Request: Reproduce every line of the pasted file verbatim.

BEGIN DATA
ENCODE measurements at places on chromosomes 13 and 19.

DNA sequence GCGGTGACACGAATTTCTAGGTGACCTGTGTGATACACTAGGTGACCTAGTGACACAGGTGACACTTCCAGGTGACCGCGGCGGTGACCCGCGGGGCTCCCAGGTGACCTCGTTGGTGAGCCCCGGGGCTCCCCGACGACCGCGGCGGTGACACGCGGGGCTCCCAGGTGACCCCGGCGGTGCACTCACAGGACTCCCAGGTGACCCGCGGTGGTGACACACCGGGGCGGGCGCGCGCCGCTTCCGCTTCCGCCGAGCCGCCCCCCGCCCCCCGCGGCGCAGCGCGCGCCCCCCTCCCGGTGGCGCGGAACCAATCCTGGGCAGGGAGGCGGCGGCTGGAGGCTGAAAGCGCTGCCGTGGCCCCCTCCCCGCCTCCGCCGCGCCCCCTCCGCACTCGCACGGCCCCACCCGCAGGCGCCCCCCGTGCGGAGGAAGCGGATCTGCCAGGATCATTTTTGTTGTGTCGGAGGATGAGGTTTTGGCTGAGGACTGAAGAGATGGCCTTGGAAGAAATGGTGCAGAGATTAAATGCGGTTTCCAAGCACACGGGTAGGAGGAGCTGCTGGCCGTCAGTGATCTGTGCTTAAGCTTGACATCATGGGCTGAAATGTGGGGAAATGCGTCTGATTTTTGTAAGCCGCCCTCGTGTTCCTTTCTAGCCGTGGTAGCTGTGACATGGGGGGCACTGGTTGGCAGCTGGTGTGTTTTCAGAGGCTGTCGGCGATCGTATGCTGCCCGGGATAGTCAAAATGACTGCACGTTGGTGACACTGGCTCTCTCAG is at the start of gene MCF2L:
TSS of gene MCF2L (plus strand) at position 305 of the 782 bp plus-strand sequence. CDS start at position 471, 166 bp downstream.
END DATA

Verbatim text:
ENCODE measurements at places on chromosomes 13 and 19.

DNA sequence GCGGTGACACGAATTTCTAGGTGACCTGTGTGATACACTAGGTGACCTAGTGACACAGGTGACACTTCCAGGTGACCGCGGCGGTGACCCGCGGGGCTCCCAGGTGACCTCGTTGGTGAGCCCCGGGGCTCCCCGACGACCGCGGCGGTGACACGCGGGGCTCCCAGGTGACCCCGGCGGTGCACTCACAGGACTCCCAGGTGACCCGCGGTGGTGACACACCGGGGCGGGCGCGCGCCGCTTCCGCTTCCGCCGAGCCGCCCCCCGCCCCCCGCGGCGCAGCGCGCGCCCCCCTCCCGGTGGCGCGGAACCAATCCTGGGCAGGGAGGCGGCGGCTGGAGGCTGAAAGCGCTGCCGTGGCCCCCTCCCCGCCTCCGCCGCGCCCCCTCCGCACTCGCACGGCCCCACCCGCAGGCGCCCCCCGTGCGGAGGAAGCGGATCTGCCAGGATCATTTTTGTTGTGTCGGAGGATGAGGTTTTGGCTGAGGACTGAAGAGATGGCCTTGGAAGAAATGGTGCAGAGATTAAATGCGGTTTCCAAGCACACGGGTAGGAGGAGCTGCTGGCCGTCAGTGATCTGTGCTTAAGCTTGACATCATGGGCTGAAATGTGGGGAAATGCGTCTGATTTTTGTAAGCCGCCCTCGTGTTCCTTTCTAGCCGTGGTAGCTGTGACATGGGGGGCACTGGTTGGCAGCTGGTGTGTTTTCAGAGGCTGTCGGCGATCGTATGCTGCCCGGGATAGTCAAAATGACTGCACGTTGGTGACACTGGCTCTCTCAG is at the start of gene MCF2L:
TSS of gene MCF2L (plus strand) at position 305 of the 782 bp plus-strand sequence. CDS start at position 471, 166 bp downstream.